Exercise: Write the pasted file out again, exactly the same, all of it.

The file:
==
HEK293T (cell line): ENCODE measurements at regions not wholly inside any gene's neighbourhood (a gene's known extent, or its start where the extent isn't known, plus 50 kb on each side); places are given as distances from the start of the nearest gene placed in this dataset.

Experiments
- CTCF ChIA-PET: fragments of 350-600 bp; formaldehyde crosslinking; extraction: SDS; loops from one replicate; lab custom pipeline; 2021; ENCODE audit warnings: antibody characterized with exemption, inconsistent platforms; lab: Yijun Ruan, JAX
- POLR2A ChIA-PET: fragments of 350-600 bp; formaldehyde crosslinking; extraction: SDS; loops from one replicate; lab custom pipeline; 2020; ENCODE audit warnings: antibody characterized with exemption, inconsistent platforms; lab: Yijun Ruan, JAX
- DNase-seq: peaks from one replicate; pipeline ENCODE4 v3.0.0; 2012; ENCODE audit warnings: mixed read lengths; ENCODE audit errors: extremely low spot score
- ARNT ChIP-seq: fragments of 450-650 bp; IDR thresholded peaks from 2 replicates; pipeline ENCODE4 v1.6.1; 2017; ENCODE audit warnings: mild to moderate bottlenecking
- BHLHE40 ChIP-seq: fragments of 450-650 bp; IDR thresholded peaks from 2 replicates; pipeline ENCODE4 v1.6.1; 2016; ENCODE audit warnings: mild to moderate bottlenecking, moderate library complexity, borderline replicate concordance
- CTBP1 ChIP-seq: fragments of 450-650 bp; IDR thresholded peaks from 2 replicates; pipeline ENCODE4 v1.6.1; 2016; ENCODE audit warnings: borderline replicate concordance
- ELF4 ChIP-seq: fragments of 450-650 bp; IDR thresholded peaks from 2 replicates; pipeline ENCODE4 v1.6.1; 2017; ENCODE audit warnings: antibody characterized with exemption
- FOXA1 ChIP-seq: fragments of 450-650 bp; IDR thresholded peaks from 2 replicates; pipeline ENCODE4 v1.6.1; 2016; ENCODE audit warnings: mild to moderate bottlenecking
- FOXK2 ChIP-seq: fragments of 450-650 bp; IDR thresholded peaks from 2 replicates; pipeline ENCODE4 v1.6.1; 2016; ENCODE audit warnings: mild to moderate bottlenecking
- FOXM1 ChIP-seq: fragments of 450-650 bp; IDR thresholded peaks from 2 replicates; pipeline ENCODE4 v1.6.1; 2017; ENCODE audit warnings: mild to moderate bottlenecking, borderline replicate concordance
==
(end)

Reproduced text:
HEK293T (cell line): ENCODE measurements at regions not wholly inside any gene's neighbourhood (a gene's known extent, or its start where the extent isn't known, plus 50 kb on each side); places are given as distances from the start of the nearest gene placed in this dataset.

Experiments
- CTCF ChIA-PET: fragments of 350-600 bp; formaldehyde crosslinking; extraction: SDS; loops from one replicate; lab custom pipeline; 2021; ENCODE audit warnings: antibody characterized with exemption, inconsistent platforms; lab: Yijun Ruan, JAX
- POLR2A ChIA-PET: fragments of 350-600 bp; formaldehyde crosslinking; extraction: SDS; loops from one replicate; lab custom pipeline; 2020; ENCODE audit warnings: antibody characterized with exemption, inconsistent platforms; lab: Yijun Ruan, JAX
- DNase-seq: peaks from one replicate; pipeline ENCODE4 v3.0.0; 2012; ENCODE audit warnings: mixed read lengths; ENCODE audit errors: extremely low spot score
- ARNT ChIP-seq: fragments of 450-650 bp; IDR thresholded peaks from 2 replicates; pipeline ENCODE4 v1.6.1; 2017; ENCODE audit warnings: mild to moderate bottlenecking
- BHLHE40 ChIP-seq: fragments of 450-650 bp; IDR thresholded peaks from 2 replicates; pipeline ENCODE4 v1.6.1; 2016; ENCODE audit warnings: mild to moderate bottlenecking, moderate library complexity, borderline replicate concordance
- CTBP1 ChIP-seq: fragments of 450-650 bp; IDR thresholded peaks from 2 replicates; pipeline ENCODE4 v1.6.1; 2016; ENCODE audit warnings: borderline replicate concordance
- ELF4 ChIP-seq: fragments of 450-650 bp; IDR thresholded peaks from 2 replicates; pipeline ENCODE4 v1.6.1; 2017; ENCODE audit warnings: antibody characterized with exemption
- FOXA1 ChIP-seq: fragments of 450-650 bp; IDR thresholded peaks from 2 replicates; pipeline ENCODE4 v1.6.1; 2016; ENCODE audit warnings: mild to moderate bottlenecking
- FOXK2 ChIP-seq: fragments of 450-650 bp; IDR thresholded peaks from 2 replicates; pipeline ENCODE4 v1.6.1; 2016; ENCODE audit warnings: mild to moderate bottlenecking
- FOXM1 ChIP-seq: fragments of 450-650 bp; IDR thresholded peaks from 2 replicates; pipeline ENCODE4 v1.6.1; 2017; ENCODE audit warnings: mild to moderate bottlenecking, borderline replicate concordance